Sorry confusion all round. I suffered from brain fade too. I should have been talking about a pre-dreadnought class comprising Kearsarge and Kentucky built 1898. (Yes it should be in another section and I misremembered and said the 1901 -built Maine with 3 funnels not the "Remember the Maine", Maine, blown up in Havana).

Anyway K & K have 20-6pdr guns and the disposition on the overhead plan on the Jane's page lines them up with tiny square "hatches" about 6ft above the waterline. They do not seem to be conventional casemates, a four sided box projects from the ship's hull a short distance, far enough to cast a shadow. These are what I thought might have been boom fittings. On the subject of weird gun installations these are the ships with the 8" turrets mounted on top of the 13" ones.

All the best

wadinga
"There seems to be something wrong with our bloody ships today!"

Byron Angel
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Re: WW1 battleships

Post by Byron Angel » Thu Jul 18, 2019 5:50 am

wadinga wrote:
Thu Jul 18, 2019 12:19 am
Fellow Contributors,

Hi Byron,

I should have been talking about a pre-dreadnought class comprising Kearsarge and Kentucky built 1898.

Anyway K & K have 20-6pdr guns and the disposition on the overhead plan on the Jane's page lines them up with tiny square "hatches" about 6ft above the waterline. They do not seem to be conventional casemates, a four sided box projects from the ship's hull a short distance, far enough to cast a shadow. These are what I thought might have been boom fittings. On the subject of weird gun installations these are the ships with the 8" turrets mounted on top of the 13" ones.

All the best

wadinga

Hi Wadinga,
I checked back with Reilly and Scheina on the Kearsarge (BB5) and Kentucky (BB6) -

"The Kearsarges each carried a secondary battery of fourteen 5-inch rapid-fire guns. These were mounted, seven to each side, in main-deck broadside casemates, an arrangement inspired by the 5.5-inch casemate battery of the French Charlemagne class. Eight 6-pounder Hotchkiss guns were carried in berth-deck hull casemates forward of Turret I and aft of Turret II. Twelve more 6-pounders on shield mounts were carried in broadside embrasures on the upper deck, above the 5-inch battery."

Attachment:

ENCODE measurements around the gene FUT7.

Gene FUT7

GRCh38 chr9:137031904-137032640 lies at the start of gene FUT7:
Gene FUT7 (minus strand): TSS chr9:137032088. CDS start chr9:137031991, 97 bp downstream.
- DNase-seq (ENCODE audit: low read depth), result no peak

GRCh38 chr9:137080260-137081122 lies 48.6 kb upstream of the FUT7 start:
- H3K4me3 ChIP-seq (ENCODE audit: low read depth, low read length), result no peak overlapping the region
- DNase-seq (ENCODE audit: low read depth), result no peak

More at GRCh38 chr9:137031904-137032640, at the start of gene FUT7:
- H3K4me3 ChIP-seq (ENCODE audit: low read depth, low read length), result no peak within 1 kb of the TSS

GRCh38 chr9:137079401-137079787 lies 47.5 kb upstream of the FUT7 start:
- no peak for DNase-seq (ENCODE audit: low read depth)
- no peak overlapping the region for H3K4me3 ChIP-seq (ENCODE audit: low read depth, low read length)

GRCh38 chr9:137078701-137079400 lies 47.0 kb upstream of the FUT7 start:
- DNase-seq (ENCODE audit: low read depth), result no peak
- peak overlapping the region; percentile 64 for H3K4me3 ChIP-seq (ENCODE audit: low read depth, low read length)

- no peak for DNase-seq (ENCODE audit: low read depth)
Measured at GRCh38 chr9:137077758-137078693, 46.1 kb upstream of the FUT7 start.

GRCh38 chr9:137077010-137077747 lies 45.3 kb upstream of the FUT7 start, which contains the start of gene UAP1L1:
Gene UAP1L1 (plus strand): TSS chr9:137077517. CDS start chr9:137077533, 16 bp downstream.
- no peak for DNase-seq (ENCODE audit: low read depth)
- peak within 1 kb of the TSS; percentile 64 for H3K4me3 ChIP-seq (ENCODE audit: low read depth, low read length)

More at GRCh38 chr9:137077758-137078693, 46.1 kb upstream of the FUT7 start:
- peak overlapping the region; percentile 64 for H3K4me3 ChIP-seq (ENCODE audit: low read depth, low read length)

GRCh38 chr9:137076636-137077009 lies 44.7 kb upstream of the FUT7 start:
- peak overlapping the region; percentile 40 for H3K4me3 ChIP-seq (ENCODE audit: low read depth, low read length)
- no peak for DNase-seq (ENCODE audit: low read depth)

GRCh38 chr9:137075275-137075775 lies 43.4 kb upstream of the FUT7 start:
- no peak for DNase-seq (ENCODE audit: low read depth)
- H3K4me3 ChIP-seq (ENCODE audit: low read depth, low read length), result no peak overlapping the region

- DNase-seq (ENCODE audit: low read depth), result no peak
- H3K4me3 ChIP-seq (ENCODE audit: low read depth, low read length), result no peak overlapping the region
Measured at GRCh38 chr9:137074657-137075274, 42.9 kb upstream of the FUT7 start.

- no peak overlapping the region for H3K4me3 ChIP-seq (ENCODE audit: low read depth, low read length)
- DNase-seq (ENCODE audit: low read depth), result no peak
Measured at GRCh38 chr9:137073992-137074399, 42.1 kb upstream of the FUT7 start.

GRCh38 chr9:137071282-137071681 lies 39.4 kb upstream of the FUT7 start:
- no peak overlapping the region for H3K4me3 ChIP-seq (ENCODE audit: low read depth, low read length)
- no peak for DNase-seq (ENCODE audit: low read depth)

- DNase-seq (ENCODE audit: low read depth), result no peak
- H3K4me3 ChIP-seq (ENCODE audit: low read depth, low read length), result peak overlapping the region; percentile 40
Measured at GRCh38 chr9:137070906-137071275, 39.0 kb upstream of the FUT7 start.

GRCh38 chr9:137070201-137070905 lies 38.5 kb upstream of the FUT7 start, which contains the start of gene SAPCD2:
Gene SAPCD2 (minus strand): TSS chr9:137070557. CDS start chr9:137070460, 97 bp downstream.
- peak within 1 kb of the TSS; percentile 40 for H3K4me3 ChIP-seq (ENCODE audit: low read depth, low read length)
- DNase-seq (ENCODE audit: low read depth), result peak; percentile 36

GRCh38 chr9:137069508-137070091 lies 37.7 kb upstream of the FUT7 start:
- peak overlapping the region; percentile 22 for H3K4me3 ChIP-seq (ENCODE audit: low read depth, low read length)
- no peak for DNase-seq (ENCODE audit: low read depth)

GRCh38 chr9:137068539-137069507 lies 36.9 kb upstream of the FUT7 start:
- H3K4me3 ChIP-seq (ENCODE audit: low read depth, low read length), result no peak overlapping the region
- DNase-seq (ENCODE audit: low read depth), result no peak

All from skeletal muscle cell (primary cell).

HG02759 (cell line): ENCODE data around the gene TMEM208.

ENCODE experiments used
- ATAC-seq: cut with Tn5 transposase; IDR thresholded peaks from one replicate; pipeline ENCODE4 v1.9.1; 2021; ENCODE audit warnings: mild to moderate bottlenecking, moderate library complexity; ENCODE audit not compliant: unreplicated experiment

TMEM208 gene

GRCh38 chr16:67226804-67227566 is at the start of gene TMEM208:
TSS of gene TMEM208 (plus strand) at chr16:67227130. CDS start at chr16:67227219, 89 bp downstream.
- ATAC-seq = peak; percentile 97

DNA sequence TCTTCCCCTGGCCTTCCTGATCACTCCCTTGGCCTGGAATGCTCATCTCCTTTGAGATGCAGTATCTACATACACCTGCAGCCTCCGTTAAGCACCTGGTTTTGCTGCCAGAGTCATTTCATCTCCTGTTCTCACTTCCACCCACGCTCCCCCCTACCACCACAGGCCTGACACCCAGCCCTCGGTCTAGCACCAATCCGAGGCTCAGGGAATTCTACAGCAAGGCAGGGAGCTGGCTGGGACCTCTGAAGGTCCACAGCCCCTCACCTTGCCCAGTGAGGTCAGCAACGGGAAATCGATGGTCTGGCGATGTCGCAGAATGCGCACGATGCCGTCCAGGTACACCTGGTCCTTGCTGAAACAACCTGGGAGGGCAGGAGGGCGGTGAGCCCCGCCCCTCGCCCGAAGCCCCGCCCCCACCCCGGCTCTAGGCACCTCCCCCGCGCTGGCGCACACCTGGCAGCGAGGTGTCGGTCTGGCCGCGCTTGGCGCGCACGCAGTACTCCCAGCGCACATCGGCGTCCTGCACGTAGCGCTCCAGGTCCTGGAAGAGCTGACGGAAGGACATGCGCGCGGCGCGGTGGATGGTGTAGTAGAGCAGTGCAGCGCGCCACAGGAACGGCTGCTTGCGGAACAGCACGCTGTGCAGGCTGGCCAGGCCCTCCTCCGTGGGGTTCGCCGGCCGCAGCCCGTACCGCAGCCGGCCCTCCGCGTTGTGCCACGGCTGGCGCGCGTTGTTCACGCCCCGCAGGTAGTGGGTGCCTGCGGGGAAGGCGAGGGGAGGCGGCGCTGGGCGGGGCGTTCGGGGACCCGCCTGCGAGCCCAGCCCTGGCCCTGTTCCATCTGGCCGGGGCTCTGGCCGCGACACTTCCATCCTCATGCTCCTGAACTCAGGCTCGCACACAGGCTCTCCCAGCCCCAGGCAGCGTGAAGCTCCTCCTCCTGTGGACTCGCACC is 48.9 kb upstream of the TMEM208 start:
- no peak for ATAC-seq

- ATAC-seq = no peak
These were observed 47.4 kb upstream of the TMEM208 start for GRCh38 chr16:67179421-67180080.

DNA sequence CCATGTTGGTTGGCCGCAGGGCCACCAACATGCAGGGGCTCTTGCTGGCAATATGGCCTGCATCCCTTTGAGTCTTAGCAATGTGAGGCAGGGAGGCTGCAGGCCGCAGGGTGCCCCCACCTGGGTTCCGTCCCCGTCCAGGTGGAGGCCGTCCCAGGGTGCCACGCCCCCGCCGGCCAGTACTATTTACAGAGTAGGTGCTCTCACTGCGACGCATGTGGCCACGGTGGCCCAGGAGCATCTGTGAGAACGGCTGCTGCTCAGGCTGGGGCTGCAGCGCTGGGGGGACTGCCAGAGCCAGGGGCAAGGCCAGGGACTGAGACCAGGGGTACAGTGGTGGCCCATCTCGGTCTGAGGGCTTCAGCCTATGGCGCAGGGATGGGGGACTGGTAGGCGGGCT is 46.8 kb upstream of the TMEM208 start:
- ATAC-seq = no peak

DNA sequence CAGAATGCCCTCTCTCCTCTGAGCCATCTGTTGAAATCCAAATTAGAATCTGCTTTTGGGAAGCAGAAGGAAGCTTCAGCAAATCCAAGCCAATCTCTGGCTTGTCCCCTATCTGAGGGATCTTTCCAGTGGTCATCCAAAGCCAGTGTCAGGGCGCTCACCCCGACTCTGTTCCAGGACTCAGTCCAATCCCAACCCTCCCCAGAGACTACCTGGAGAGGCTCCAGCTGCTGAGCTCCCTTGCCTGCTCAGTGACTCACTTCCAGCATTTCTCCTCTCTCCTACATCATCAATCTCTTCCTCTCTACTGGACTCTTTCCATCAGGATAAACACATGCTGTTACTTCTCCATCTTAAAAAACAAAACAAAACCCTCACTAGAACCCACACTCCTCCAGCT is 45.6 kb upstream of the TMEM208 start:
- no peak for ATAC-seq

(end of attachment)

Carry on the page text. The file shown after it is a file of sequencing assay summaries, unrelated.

<snip>
"In foul weather the 5-inch broadside guns were unusable."
<snip>
"During these ships' first nine years, only minor changes were made in their secondary armament. Their nearly unusable casemate 6-pounders were removed, as were their torpedo tubes."

Byron comments -

[ 1 ] The casemate 6-pounders and above water torpedo tubes were on the berth deck; the berth deck was only about five feet above LWL.

[ 2 ] The status of 6-pounders aboard Kearsarge and Kentucky as follows:

> Kearsarge
1900 = 20
1906 = 12
1912 = 4
1915 = 0

> Kentucky
1900 = 20
1908 = 12
1912 = 4

[ 3 ] On page 93 of Reilly and Scheina there is a photograph of USS Kearsarge in company with two Majestic class predreadnoughts in 1903. The Majestics make the Kearsarge look like a heavily armed river excursion boat.

[ 4 ] If you are deeply interested in US predreadnoughts, the afore-mentioned volume by Reilly and Scheina is IMO a terrific resource. For depth of information, I'd compare it to R A Burt's fine volume on British predreadnoughts.

FWIW.

B

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wadinga
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Re: WW1 battleships

Post by wadinga » Thu Jul 18, 2019 11:42 am

Hello Byron,

Thanks for all that splendid information, a fine response. So no fittings for booms then. Just unnecessary "holes in the hull" just above the waterline. I hope the gunports were a better seal than the Mary Rose or the Vasa's :shock:

I think the "net from vessels' own hull type barriers" were a response to the earliest fairly weedy torpedoes, that were to be launched from the side of enemy vessels' picket boats at short ranges, after sneaking into an enemy harbour like a Napoleonic "cutting out" operation. Even by WWI the torpedo was vastly more powerful and capable of breaking through a net light enough to be carried by a warship as an auxiliary defence.

The torpedo net defences like those around Tirpitz in the later war were much more robust, tended by specialized vessels. A lightweight development of the Bouncing Bomb usied against the Ruhr dams, and called Highball, was developed to bounce over torpedo net defences, but never made it into action.

All the best

wadinga
"There seems to be something wrong with our bloody ships today!"

OpanaPointer
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Re: WW1 battleships

Post by OpanaPointer » Thu Jul 18, 2019 1:01 pm

Sorry if this is redundant, but are those torpedo net booms on Mikasa?

Image